Introduced to the public at CES 2006 in the form of a Dell XPS 600 Renegade system, NVIDIA’s Quad SLI technology is designed to provide smooth gaming performance at resolutions up to a whopping 2560x1600 pixels. The Quad SLI systems incorporate NVIDIA’s new 7900 series GPU and offers up 32X anti-aliasing and 16x anisotropic filtering, as well as support for Microsoft DirectX 9.0 Shader Model 3.0 and NVIDIA PureVideo. If Dell’s Renegade is any indication, the systems will require a minimum of an 850-watt power supply, with the daughter cards using external power supplies of 150-watts each. So, not only will the systems put out extreme gaming goodness, but with over 1-kilowatt on tap, potentially enormous amounts of heat (and noise) as well.
To spot-check pricing on one of the new monstrosities, we checked both Dell and Alienware. As of this writing, Dell has yet to release their Quad SLI machine, but Alienware’s configuration page is up and running. With a base configuration price of $6,923 USD the Alienware Aurora ALX easily pushes the $10,000 USD envelope when loaded to the gills. That almost makes a Dual SLI system seem cheap and affordable.
Systems will be available later this month from a wide range of system builders, with some ready to start shipping systems today.
Read More | nVidia
Okay, so we were waiting for Thursday to arrive so that we could get the full scoop on Origami, and that time has arrived. From this day forth, Origami devices will be referred to as Ultra Mobile PCs - or UMPCs - and Channel 9 has posted a great piece showing off the platform. Robert Scoble sat down with Otto Berkes, the General Manager of the UMPC division, to get all the deets. The video is about 40 minutes long, and goes in-depth into what exactly brought the UMPC to fruition, and what we can expect from the platform in the future.
From our perspective, these first-generation devices may not have lived up to the hype that was generated across the Internet over the past couple of weeks, but we can see the potential going forward - especially once we have the Windows Vista-enabled UMPCs hitting the market. We do have to wonder, with Microsoft expecting pricing to range from $599 to $999 USD, where does DualCor stand in all this? Their device is a bit smaller, but they expect to hit retail at $1500 or so. This will certainly be an interesting one to watch.
Read More | First Look At Ultra-Mobile PCs
Microsoft, in their continuing quest to dominate Google, has made available the beta of their new search engine dubbed Windows Live. With functionality similar to that of its arch nemesis, Windows Live is able to search for images, news, RSS feeds, e-mail (Windows Live Mail and Hotmail) and more. For better or worse, some things have been spiced up a bit such as the Image search feature. When you hover your mouse pointer over a search result it increases in magnification and provides detailed information about the image. On the flip side for you minimalists, a nice feature is the ability to disable or hide just about everything on the page short of the search box.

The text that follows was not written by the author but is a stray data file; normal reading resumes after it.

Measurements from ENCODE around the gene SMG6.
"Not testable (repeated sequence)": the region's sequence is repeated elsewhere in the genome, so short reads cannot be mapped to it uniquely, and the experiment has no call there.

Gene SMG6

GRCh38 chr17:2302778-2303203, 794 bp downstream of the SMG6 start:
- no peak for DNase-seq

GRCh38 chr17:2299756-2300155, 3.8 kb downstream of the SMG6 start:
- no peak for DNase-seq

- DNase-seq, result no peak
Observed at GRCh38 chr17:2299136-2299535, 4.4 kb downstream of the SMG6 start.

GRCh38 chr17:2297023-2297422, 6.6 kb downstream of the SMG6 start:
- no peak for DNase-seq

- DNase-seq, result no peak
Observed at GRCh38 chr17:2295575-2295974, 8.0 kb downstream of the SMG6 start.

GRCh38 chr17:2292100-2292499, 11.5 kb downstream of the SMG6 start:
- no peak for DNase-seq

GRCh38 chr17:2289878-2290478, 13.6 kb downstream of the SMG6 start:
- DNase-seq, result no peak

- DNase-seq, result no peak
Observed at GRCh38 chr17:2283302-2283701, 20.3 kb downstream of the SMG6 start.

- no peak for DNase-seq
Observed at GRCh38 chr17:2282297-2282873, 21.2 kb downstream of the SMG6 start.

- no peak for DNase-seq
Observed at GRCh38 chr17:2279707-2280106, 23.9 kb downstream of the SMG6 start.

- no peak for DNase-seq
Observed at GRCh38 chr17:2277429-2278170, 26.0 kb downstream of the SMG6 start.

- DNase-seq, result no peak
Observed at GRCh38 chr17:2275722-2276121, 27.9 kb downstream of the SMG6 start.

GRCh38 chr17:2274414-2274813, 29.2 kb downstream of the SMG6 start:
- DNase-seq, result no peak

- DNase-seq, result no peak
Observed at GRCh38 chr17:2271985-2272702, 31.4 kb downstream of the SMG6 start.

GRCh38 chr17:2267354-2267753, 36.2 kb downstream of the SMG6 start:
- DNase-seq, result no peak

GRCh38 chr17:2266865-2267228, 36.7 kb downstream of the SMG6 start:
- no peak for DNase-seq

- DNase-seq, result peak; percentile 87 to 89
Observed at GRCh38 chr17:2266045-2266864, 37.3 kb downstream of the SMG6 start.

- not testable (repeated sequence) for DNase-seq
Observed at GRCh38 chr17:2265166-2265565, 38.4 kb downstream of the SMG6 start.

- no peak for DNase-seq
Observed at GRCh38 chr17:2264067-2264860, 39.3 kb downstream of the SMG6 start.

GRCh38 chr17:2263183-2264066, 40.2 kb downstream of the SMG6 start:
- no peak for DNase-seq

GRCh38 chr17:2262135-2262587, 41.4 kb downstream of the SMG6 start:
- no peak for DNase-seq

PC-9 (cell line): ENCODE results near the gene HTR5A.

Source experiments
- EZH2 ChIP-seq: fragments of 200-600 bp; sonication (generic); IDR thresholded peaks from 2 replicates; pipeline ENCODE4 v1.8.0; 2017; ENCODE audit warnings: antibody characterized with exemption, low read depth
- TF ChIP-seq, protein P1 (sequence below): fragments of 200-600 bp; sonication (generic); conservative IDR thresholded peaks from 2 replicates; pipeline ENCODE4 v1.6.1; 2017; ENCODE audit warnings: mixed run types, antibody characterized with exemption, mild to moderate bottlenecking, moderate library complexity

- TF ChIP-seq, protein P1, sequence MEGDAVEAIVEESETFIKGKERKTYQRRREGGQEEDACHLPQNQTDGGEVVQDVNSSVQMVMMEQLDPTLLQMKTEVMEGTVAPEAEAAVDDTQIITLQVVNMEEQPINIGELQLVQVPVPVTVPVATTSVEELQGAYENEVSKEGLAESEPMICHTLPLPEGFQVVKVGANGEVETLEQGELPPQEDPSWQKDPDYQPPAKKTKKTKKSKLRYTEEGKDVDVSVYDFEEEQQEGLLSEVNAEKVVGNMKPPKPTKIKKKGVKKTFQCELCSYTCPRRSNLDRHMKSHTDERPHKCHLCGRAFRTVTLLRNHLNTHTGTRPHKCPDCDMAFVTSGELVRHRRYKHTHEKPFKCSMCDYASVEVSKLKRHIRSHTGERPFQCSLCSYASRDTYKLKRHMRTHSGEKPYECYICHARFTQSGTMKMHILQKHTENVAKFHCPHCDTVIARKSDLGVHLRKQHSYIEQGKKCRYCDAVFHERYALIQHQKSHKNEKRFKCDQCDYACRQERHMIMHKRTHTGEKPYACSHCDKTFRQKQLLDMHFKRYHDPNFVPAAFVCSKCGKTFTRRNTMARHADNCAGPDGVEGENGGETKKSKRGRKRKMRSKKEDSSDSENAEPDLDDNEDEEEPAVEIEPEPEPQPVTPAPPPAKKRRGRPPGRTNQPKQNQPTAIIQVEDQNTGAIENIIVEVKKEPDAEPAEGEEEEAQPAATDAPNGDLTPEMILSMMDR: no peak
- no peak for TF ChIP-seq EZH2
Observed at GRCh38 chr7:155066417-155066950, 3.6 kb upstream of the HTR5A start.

What good would a search engine be anymore without a corresponding toolbar? Microsoft delivers on that angle as well with the Windows Live Toolbar. In addition to the standard search capabilities, it offers protection from phishing and pop-ups.
Read More | Windows Live
TiVo has just let their intentions be known in regards to their pricing model. It has been rumored that the lifetime subscription might be eliminated, and today TiVo confirmed that fear. Instead, TiVo will be offering three pricing plans that will include both the TiVo service and an 80-hour TiVo box. The worst part is that the subscriptions are basically like cell phone contracts, but without the credit check. You have to choose a one-, two-, or three-year commitment. The plans are as follows:
- One year: $19.95 a month or $224 prepaid.
- Two years: $18.95 a month or $369 prepaid.
- Three years: $16.95 a month or $469 prepaid.
If you cancel before your service is scheduled to end, you are charged an early termination fee. Wow.
“Over the past several months, we have done extensive research on our pricing strategy and distribution model with a focus on finding the simplest and most efficient way to increase sales and drive penetration of the TiVo service among consumers,” said Tom Rogers, CEO of TiVo. “After extensive testing and evaluation of various pricing and packaging approaches, we will launch a subscription option that combines the sale of the TiVo service together with the TiVo box.”
The new pricing model goes into effect next week, and will not have any bearing on current TiVo customers. Any new TiVos sold at retail will come with the option of choosing your subscription term, as will TiVos ordered directly from the company. No word on how this will affect the cost of the TiVo Series 3 once it hits retail.
Read More | Yahoo!
Pure speculation on the part of Rahul Sood (President and CTO of VoodooPC), but he seems to be of the mind that Dell will be beaming Alienware up into the Texas mothership. A quick blurb from his blog gives us an inkling into his thoughts on the matter.
- Dell is not unlike a big bad bear that has been awoken from his hibernation.
- Dell knows they need to grow, and they need to be perceived as a leading edge company.
- Dell can’t crack the “cool” factor with the Dell brand.
- I’m pretty sure if offered a check (cheque for my Canadian/U.K. brothers and sisters) the guys at AW may jump at the chance to cash it.
- Dell could take on another brand and grow it as an individual brand separate from Dell – perhaps?
I think it’s easy to agree with number three, and logic dictates they follow number five. If we believe that Dell can’t “crack the cool factor”, and they were to suck up another company that does have a better gaming/performance image, they would almost have to run it as a separate entity. If not, they’d risk diluting that which they sought after so desperately. On the other hand, with the introduction of their quad-SLI rig at CES, Dell certainly stunned the community, certain members of which never would have given Dell the time of day otherwise (and possibly still won’t).